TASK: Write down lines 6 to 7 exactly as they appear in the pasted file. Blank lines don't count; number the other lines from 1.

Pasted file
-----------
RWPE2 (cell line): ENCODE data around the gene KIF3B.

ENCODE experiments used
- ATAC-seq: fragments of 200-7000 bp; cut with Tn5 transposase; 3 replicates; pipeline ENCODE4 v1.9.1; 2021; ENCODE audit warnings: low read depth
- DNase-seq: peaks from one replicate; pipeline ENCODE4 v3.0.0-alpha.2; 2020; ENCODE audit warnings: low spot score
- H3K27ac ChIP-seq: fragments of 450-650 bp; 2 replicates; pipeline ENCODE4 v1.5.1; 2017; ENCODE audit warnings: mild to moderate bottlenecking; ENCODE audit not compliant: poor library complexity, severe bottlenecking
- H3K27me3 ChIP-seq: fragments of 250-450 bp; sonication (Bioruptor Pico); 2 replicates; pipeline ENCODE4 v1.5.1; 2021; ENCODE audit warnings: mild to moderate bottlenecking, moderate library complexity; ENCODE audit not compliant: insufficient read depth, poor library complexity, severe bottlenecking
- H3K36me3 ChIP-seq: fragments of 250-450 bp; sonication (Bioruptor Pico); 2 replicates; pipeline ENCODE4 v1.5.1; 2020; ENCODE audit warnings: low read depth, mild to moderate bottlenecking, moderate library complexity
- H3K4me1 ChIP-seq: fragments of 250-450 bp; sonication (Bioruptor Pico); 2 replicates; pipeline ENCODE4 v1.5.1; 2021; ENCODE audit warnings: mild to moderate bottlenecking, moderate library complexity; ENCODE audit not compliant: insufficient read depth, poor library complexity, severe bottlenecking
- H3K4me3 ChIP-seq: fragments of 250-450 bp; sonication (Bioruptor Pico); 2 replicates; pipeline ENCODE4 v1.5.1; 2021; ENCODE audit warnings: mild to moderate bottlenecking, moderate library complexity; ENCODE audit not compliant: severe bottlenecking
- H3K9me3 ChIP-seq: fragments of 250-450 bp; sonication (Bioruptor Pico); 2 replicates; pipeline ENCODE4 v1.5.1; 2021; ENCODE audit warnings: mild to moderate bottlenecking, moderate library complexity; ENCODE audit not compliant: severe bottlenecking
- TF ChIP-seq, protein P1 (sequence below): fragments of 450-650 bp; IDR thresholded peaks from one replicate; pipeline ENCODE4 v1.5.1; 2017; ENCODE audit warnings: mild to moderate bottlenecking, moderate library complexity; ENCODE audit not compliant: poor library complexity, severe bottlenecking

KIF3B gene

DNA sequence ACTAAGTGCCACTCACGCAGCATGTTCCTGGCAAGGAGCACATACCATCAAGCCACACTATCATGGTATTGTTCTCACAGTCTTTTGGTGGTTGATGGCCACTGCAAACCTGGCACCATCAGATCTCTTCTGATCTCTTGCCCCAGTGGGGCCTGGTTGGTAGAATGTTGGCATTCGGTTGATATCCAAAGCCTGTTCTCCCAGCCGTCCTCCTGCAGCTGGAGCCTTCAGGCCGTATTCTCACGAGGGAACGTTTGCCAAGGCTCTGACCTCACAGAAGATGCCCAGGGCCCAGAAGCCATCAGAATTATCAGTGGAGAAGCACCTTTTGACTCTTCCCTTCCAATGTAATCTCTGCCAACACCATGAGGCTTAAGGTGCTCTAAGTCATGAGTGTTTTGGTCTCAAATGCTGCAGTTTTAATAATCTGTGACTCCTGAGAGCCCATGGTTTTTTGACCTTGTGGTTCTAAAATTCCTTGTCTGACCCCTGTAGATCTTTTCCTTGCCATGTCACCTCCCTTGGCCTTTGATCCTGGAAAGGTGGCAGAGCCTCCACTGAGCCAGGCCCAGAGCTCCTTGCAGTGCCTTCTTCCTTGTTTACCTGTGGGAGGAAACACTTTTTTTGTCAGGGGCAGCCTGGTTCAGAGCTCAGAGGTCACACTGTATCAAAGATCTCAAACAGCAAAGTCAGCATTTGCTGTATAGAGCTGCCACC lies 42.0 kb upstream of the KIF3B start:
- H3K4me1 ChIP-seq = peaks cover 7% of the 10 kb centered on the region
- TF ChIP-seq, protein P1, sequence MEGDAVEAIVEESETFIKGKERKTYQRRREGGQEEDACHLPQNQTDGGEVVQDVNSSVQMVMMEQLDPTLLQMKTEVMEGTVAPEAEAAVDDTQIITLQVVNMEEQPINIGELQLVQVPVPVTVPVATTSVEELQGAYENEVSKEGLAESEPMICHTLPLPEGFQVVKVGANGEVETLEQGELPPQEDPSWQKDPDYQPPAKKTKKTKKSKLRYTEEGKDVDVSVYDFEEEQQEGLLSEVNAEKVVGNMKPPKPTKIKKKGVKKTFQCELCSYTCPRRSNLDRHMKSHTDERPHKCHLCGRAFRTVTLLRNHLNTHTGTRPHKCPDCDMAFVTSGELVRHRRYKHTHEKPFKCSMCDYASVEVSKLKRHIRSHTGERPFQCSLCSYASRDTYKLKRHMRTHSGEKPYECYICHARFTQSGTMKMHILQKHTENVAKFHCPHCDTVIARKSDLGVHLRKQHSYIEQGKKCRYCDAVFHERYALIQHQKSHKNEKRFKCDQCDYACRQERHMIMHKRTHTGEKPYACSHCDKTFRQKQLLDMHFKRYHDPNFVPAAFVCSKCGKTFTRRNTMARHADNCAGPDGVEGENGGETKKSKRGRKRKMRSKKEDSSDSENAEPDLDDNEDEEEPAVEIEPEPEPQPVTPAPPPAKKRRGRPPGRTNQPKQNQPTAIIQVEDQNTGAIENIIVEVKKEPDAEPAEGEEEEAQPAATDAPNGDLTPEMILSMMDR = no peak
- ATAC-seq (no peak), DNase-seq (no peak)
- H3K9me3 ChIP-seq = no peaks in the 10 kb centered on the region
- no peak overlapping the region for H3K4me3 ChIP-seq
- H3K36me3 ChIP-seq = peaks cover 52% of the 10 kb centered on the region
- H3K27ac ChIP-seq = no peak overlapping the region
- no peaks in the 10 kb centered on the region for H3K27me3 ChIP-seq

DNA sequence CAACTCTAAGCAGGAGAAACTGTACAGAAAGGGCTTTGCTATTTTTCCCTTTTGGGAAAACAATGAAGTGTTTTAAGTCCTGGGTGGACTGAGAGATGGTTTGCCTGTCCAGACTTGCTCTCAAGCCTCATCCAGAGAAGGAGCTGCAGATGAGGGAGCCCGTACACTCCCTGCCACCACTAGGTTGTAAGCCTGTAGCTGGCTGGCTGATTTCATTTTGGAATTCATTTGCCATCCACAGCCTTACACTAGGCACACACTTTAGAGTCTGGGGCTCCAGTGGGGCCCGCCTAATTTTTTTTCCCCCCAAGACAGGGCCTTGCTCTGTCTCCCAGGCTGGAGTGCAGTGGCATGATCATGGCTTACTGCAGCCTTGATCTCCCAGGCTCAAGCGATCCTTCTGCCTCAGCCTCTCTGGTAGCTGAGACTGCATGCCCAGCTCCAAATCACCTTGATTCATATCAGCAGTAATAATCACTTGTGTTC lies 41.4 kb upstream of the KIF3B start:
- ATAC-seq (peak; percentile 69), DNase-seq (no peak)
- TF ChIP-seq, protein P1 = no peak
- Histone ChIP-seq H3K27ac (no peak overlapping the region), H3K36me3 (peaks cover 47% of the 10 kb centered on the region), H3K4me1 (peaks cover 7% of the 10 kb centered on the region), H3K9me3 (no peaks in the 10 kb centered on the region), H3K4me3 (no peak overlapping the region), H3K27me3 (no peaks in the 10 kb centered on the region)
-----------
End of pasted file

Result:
- H3K27me3 ChIP-seq: fragments of 250-450 bp; sonication (Bioruptor Pico); 2 replicates; pipeline ENCODE4 v1.5.1; 2021; ENCODE audit warnings: mild to moderate bottlenecking, moderate library complexity; ENCODE audit not compliant: insufficient read depth, poor library complexity, severe bottlenecking
- H3K36me3 ChIP-seq: fragments of 250-450 bp; sonication (Bioruptor Pico); 2 replicates; pipeline ENCODE4 v1.5.1; 2020; ENCODE audit warnings: low read depth, mild to moderate bottlenecking, moderate library complexity